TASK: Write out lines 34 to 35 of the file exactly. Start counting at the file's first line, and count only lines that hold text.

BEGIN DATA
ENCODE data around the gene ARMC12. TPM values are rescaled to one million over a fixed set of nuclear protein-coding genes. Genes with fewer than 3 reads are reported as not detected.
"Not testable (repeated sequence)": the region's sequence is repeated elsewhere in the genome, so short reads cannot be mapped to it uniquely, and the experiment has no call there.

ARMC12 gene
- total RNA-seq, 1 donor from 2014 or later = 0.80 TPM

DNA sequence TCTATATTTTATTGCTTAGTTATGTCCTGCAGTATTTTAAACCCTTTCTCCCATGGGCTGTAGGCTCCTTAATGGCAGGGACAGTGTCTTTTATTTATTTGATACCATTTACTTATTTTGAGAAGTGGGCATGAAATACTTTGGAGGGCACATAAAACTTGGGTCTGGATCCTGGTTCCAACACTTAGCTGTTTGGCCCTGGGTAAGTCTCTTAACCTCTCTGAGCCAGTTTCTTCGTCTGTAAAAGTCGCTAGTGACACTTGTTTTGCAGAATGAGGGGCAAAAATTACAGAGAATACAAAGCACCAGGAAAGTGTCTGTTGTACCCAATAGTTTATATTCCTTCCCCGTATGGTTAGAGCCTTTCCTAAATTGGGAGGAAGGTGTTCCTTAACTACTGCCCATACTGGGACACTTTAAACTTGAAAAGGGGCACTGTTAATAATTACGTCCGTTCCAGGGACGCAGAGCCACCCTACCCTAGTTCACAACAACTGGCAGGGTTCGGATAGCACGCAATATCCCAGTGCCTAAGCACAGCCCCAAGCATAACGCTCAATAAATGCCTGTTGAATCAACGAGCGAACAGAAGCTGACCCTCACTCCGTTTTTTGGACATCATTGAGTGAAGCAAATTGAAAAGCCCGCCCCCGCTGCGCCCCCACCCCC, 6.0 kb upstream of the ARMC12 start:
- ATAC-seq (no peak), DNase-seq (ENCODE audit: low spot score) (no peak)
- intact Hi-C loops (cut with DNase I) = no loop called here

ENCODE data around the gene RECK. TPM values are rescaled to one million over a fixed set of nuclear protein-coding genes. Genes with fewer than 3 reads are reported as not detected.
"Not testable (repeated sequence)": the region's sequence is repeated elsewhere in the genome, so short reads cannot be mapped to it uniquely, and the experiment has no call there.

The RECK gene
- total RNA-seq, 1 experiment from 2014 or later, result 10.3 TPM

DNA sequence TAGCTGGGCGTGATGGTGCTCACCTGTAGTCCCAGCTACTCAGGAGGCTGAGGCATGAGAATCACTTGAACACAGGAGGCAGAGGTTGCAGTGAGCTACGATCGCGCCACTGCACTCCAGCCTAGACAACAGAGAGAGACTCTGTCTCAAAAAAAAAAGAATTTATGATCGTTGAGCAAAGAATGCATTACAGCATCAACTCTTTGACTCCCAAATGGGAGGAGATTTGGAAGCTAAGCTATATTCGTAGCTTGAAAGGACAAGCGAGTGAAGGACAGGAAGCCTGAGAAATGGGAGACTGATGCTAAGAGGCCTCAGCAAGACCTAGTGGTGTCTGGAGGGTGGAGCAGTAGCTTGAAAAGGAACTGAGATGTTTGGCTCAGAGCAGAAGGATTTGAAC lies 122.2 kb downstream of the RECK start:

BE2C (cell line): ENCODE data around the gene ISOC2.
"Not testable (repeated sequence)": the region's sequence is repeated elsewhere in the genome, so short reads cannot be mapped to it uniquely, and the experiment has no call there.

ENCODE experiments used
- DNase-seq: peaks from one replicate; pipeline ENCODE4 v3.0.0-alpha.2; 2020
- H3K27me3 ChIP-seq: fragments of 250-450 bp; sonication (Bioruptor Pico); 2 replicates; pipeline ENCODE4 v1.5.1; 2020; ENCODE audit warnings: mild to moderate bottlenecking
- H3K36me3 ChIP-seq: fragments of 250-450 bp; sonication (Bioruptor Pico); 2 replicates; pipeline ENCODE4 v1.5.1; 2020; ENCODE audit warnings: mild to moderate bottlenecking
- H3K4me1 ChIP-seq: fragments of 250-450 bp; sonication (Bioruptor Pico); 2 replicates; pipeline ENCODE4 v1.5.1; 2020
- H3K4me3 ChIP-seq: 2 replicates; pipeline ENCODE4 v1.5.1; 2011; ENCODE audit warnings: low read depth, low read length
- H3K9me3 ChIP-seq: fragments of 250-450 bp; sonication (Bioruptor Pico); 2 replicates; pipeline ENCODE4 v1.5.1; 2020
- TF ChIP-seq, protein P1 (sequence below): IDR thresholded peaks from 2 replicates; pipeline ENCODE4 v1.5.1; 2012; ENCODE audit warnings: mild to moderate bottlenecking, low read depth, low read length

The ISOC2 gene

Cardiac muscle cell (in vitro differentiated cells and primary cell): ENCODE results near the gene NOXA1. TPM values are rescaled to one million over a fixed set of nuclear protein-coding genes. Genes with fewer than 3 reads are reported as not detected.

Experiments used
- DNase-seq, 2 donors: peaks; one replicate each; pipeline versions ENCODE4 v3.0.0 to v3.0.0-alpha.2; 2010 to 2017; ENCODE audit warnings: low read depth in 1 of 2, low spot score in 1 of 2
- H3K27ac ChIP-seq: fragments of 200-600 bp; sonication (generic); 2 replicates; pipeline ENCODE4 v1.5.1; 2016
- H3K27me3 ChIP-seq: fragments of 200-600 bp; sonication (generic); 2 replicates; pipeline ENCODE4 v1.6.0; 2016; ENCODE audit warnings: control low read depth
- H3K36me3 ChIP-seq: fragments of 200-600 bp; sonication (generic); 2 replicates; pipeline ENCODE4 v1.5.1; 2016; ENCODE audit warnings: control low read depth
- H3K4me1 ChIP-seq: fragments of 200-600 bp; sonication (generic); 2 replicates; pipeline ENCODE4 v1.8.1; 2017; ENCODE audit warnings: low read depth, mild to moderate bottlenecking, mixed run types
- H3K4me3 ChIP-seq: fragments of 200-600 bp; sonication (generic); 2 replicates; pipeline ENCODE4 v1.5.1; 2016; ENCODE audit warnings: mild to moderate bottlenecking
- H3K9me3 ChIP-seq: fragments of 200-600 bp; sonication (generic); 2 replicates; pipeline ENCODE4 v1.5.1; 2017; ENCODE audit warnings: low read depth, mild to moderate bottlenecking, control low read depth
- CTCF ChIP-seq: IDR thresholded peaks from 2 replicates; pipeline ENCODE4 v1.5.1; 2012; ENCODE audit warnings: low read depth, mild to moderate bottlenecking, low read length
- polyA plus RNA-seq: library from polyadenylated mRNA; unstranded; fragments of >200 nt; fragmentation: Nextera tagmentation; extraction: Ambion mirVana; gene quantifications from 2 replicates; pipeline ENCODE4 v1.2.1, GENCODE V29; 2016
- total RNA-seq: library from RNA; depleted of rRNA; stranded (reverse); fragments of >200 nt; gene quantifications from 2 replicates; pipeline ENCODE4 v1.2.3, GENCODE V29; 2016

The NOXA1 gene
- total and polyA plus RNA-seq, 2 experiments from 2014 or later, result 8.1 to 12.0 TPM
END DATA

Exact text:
- polyA plus RNA-seq: library from polyadenylated mRNA; unstranded; fragments of >200 nt; fragmentation: Nextera tagmentation; extraction: Ambion mirVana; gene quantifications from 2 replicates; pipeline ENCODE4 v1.2.1, GENCODE V29; 2016
- total RNA-seq: library from RNA; depleted of rRNA; stranded (reverse); fragments of >200 nt; gene quantifications from 2 replicates; pipeline ENCODE4 v1.2.3, GENCODE V29; 2016